India, Pakistan Exchange Lists of Prisoners, Nuclear Installations

The two countries continued the new year's tradition despite increased firing on the Line of Control.

New Delhi: Despite the continuing frost in relations and exchange of fire across the border, India and Pakistan continued their new year tradition of exchanging lists of prisoners and nuclear installations.

In total, India and Pakistan handed over a list of 834 citizens languishing in each other’s jails. This list is a bi-annual exercise that is part of the 2008 agreement signed by the two countries.

However, Kulbhushan Jadhav, arguably the most famous prisoner, does not figure in the list. This is because Pakistan believes that Jadhav is neither within the category of “civilian prisoners” nor “fishermen” – the two types of jailed citizens for which the neighbours exchange lists.

The 2008 agreement instructs the two countries to exchange “list of the nationals of the other country under its arrest, detention or imprisonment” on January 1 and July 1 each year.

Sources confirmed that Jadhav has never figured in any of the lists of Indian prisoners provided by Pakistan since 2016.

Pakistan announced Jadhav’s capture in March 2018, claiming that he was a serving Indian defence officer who was allegedly behind several incidents of terror. India strenuously dismissed the allegations, asserting that Jadhav was kidnapped from Iran.

India and Pakistan will be facing each other in the International Court of Justice in February for oral hearings in New Delhi’s suit against Islamabad for not allowing consular access to Jadhav, in violation of international treaties.

According to the statements from the two foreign ministries, the lists included 249 Pakistani civilian prisoners and 89 fishermen in Indian custody. On the other side of the border, Pakistan has 483 Indian fishermen and 54 civilian prisoners in its custody.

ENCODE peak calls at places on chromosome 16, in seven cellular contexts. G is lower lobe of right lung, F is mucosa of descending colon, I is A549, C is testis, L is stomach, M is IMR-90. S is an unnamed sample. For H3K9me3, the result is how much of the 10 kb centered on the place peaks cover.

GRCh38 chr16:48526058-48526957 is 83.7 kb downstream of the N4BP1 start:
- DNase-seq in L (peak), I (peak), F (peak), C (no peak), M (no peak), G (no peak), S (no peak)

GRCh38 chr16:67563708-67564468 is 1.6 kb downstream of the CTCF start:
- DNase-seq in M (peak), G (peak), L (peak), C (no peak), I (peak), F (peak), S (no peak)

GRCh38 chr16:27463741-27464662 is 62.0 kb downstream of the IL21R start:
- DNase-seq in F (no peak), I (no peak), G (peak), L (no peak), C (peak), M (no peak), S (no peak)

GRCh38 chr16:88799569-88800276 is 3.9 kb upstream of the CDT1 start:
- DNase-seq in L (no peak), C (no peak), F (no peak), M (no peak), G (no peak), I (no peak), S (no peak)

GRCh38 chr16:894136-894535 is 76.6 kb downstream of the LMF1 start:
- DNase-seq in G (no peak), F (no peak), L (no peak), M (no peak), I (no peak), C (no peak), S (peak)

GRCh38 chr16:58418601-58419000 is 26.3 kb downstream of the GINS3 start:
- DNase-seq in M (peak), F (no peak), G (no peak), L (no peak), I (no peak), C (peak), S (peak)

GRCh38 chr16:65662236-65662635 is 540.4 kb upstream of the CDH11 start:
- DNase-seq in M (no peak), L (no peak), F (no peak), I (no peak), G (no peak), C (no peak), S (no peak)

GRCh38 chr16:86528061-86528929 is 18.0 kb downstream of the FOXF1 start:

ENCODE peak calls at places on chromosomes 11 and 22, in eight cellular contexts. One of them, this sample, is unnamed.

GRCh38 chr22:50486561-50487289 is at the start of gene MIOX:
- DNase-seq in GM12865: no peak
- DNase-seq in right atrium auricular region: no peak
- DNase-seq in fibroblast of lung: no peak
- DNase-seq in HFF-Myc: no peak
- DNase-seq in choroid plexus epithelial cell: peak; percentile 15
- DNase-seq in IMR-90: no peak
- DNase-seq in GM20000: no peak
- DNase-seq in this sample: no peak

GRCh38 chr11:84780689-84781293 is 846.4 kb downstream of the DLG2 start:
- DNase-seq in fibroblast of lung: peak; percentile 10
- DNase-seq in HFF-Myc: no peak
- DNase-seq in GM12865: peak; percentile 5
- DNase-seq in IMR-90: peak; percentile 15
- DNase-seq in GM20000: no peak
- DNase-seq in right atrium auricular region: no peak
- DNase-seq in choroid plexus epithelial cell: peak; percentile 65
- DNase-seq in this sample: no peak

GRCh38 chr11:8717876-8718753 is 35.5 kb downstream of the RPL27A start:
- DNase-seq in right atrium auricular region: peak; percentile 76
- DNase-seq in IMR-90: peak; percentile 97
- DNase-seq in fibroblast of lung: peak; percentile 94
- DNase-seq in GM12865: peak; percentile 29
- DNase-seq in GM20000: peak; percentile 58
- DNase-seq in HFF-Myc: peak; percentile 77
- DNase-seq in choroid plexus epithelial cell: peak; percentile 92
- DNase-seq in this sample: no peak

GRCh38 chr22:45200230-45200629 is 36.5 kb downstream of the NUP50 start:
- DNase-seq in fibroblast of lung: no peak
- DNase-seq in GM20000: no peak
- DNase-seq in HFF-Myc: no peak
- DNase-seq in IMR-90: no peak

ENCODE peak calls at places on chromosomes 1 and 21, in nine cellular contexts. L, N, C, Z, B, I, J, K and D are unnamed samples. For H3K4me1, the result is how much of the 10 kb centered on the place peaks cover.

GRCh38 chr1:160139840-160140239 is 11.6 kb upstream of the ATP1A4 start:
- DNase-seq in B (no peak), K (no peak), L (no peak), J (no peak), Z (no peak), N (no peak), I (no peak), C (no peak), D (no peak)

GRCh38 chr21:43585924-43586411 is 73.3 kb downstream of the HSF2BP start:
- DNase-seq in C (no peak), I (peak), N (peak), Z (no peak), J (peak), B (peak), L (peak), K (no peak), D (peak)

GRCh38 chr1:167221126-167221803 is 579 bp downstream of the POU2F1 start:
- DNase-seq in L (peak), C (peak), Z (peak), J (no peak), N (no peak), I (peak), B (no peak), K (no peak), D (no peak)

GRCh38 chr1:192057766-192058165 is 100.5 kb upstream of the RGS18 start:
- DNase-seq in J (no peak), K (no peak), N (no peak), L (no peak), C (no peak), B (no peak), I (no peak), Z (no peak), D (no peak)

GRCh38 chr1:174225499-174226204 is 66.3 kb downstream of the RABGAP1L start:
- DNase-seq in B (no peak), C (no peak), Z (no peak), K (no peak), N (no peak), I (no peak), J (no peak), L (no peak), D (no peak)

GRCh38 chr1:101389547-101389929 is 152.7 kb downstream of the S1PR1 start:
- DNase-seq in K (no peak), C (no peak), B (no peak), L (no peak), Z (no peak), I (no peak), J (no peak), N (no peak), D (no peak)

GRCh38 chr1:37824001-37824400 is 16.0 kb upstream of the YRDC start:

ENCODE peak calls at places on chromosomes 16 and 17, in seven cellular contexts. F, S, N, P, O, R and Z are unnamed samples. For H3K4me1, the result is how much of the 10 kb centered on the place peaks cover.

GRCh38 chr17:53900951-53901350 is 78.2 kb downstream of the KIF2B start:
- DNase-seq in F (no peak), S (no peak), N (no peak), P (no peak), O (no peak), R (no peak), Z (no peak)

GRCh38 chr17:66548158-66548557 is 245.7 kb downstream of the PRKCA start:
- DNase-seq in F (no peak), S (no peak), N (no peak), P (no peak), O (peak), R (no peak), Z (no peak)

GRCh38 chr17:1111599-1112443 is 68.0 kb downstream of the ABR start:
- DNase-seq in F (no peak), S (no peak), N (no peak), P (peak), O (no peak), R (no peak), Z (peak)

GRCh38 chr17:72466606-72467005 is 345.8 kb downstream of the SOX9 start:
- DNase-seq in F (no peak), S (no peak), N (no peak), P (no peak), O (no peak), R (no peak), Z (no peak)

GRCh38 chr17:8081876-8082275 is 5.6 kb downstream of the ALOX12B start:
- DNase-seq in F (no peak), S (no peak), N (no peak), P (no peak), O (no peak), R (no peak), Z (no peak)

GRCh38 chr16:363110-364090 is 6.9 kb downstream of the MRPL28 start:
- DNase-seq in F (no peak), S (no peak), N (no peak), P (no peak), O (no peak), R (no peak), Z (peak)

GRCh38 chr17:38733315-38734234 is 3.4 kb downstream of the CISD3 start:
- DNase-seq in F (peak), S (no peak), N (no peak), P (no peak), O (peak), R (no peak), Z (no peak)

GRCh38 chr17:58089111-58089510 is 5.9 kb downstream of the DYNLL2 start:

The Ministry of External Affairs press release called for immediate consular access to those in Pakistan’s list whose nationality as not been confirmed, and the early release of “civil prisoners, missing defence personnel and fishermen along with their boats”.

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India noted that 17 civilian prisoners and 369 Indian fishermen have had their nationality confirmed and their release should be expedited.

New Delhi asked Islamabad to quickly give the green light for the visits of a fishermen representative delegation, reconstituted Joint Judicial Committee and Indian medical experts team to visit Pakistan to meet mentally unsound prisoners.

In addition, India asked Pakistan to “expedite response” in the case of 80 Pakistani prisoners who have completed their sentences, but cannot be repatriated as their nationality has been confirmed.

The two South Asian neighbours also exchanged a list of nuclear installations and facilities for the 28th consecutive year since the 1988 ‘Agreement on the Prohibition of Attack against Nuclear installations between India and Pakistan’ came into force.

Meanwhile, the Line of Control remained active, with both sides claiming that the other had been violated the ceasefire with “unprovoked firing”. The Pakistan foreign office tried to up the ante by summoning a senior Indian diplomat to talk about alleged firing across the LoC by Indian security forces at civilians.